Amid and under and inside all of the bulb-blinky lights and crumpled wrapping paper and cookie tins and clothing boxes that come part and parcel of Christmas Day are scenes of nature.
It's hard to picture a Currier and Ives-type card with a river and snowscape, and thinking of a Christmas tree without remembering that the tree hailed from a forest, or at least is a cunning approximation of a tree, is simply not done.
Thus a quiet communion with nature folds right into the bustle and sometimes noisy scene of the season, as season that draws many of its iconic symbols from the wilder world.
Those iconic symbols are out in peaceful profusion at Descanso Gardens in LA Cañada Flintridge. While the historic spread of leafy, lovely growing things shutters on Christmas Day, you can bet all of those leafy, lovely growing things are still sprouting and blooming and changing, even in the absence of humans.
What to do, where to go and what to see
But humans will return on Saturday, Dec. 26 when the gardens re-open after the yuletide, and while you're free to wander about the rambling, scrubby, camellia-dotted grounds, which top out at 160 acres -- free after you pay admission, of course -- you can join a Weekend Walk for some guided knowledge of the oaks and ginkgos and flowering shrubs.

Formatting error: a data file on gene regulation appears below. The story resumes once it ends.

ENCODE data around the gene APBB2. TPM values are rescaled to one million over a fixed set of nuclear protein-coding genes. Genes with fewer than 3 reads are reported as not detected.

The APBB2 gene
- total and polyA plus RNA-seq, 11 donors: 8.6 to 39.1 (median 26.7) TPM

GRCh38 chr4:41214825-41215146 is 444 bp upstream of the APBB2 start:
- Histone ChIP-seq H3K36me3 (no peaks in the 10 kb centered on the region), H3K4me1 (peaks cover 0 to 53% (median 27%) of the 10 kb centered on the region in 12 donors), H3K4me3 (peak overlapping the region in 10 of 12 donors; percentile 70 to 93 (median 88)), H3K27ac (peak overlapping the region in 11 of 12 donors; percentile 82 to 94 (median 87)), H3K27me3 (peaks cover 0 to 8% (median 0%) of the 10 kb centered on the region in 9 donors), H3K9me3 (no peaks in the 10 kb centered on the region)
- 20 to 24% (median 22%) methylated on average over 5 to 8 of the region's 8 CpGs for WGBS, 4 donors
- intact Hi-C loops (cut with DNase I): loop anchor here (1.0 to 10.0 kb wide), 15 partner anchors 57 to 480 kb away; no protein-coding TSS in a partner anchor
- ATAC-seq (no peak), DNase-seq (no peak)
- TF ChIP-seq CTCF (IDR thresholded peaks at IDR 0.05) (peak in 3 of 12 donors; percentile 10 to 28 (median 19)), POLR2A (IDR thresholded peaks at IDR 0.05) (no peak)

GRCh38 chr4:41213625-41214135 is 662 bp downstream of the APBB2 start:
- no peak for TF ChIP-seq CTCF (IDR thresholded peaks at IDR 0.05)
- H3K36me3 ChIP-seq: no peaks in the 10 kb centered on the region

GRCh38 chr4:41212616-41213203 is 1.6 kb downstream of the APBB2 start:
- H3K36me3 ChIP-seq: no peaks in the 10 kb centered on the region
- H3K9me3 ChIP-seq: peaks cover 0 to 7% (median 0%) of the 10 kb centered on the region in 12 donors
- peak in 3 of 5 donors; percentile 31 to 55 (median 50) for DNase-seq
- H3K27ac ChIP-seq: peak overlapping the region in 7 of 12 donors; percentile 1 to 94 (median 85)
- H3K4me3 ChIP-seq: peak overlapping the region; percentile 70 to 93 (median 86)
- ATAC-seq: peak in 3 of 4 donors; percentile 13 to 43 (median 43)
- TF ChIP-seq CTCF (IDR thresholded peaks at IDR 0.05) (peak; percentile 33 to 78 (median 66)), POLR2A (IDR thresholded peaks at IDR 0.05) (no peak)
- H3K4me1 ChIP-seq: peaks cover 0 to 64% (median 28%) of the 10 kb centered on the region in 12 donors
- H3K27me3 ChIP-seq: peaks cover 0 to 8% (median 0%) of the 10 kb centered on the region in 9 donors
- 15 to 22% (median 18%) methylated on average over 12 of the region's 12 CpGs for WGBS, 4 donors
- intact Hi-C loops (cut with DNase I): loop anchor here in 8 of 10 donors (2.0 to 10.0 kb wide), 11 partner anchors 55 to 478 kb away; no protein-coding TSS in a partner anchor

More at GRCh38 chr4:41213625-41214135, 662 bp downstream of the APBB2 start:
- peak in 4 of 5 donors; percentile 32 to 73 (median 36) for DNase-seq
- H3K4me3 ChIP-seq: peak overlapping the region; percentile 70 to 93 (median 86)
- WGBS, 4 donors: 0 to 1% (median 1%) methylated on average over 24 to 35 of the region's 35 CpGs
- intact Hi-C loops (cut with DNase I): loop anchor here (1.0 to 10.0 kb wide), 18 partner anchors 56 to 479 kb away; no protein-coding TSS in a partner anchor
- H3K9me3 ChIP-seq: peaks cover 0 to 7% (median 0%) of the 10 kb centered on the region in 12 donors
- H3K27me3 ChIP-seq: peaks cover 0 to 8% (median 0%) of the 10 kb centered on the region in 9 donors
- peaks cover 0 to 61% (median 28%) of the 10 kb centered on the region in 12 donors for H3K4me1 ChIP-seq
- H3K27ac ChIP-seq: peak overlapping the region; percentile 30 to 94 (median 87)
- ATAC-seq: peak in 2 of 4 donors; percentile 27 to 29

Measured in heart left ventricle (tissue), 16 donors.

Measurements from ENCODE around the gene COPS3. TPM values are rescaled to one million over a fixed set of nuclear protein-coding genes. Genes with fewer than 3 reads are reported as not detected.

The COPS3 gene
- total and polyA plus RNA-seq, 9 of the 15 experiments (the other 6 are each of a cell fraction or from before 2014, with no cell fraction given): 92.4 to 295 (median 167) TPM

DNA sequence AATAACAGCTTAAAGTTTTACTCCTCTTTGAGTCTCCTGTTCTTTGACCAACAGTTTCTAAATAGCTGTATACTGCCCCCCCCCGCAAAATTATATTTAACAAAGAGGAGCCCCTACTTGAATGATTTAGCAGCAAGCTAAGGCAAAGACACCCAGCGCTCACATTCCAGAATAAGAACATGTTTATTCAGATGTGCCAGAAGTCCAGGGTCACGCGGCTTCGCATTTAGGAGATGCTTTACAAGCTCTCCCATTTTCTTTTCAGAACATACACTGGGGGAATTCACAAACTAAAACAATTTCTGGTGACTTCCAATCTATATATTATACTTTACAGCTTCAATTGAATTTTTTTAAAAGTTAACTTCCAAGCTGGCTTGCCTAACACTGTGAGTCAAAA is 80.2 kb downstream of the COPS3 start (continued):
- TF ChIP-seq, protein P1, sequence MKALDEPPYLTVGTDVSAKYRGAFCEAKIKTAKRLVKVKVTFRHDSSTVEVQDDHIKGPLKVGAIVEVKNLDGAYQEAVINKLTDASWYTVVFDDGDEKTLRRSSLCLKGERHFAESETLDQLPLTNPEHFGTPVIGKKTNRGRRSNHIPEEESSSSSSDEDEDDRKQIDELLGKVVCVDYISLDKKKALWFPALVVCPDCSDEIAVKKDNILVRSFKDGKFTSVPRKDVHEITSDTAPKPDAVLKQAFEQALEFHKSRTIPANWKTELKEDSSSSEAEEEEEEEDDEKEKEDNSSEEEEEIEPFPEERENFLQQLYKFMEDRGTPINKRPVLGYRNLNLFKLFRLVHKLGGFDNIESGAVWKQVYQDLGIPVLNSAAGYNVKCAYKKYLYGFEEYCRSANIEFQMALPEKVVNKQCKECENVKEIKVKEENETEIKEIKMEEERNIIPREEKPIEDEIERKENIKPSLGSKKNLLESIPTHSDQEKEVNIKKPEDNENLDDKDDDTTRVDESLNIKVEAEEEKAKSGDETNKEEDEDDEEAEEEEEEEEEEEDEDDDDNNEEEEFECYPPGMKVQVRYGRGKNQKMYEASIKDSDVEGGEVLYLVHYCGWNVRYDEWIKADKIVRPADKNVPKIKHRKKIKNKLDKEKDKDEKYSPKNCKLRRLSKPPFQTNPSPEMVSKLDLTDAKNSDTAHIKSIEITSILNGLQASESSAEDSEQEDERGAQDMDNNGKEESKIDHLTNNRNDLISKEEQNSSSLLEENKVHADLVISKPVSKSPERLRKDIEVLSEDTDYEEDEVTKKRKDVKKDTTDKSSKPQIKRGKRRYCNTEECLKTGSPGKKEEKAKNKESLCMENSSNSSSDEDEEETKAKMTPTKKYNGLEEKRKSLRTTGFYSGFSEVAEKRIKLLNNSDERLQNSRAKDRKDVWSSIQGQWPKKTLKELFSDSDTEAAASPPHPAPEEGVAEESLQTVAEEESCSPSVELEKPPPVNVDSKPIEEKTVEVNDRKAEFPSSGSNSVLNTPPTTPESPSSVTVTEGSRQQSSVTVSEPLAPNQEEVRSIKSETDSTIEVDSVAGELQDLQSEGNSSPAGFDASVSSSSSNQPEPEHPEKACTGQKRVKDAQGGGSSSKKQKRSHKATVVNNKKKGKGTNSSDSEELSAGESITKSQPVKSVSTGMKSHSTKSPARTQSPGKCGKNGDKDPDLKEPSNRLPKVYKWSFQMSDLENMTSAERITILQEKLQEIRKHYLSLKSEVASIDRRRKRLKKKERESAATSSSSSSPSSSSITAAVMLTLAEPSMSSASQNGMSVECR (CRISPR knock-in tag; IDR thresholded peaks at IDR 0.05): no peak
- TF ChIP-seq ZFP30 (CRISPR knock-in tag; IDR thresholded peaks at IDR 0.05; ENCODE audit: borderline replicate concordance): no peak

Weekend Walks on both Saturday, Dec. 26 and Sunday, Dec. 27 at 11 o'clock in the morning, which everyone knows is just about the top of the morning (sorry 10 a.m.).
A docent will fill you in on what's blooming and how the winter garden is changing. Figure, after all the festivities, it will be nice to have someone else do a bit of the talking for awhile. We're not saying you're nearly hoarse, but parties and such can take a toll.
And, indeed, plants are abloom around the gardens, especially its celebrated the symbol, the camellia, which has its day -- er, full-on festival weekend -- in late January.
Whatever you breathe in and enjoy, consider a toddle among Descanso's old oaks a quiet capper to a rip-roarer of a month which has a bit more rip-roaring-ness to come on New Year's Eve.